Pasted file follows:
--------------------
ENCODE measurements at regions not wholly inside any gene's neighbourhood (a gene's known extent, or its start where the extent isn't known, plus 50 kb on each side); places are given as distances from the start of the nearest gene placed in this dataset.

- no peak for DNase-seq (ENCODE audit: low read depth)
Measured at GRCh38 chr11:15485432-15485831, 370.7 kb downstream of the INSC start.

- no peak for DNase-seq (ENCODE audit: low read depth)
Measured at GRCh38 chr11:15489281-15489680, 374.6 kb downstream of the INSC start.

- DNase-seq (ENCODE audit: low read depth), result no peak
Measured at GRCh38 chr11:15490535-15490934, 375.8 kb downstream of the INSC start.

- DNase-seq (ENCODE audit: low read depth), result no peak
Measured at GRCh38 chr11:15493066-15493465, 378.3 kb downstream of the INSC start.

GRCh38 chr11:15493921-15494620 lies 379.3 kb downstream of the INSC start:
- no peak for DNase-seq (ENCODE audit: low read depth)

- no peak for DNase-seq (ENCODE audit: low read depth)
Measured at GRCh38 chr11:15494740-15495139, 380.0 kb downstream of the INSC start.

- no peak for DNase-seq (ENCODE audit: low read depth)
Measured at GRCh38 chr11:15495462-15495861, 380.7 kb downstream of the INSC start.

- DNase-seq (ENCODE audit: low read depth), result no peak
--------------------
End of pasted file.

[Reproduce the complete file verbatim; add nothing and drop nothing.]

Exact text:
ENCODE measurements at regions not wholly inside any gene's neighbourhood (a gene's known extent, or its start where the extent isn't known, plus 50 kb on each side); places are given as distances from the start of the nearest gene placed in this dataset.

- no peak for DNase-seq (ENCODE audit: low read depth)
Measured at GRCh38 chr11:15485432-15485831, 370.7 kb downstream of the INSC start.

- no peak for DNase-seq (ENCODE audit: low read depth)
Measured at GRCh38 chr11:15489281-15489680, 374.6 kb downstream of the INSC start.

- DNase-seq (ENCODE audit: low read depth), result no peak
Measured at GRCh38 chr11:15490535-15490934, 375.8 kb downstream of the INSC start.

- DNase-seq (ENCODE audit: low read depth), result no peak
Measured at GRCh38 chr11:15493066-15493465, 378.3 kb downstream of the INSC start.

GRCh38 chr11:15493921-15494620 lies 379.3 kb downstream of the INSC start:
- no peak for DNase-seq (ENCODE audit: low read depth)

- no peak for DNase-seq (ENCODE audit: low read depth)
Measured at GRCh38 chr11:15494740-15495139, 380.0 kb downstream of the INSC start.

- no peak for DNase-seq (ENCODE audit: low read depth)
Measured at GRCh38 chr11:15495462-15495861, 380.7 kb downstream of the INSC start.

- DNase-seq (ENCODE audit: low read depth), result no peak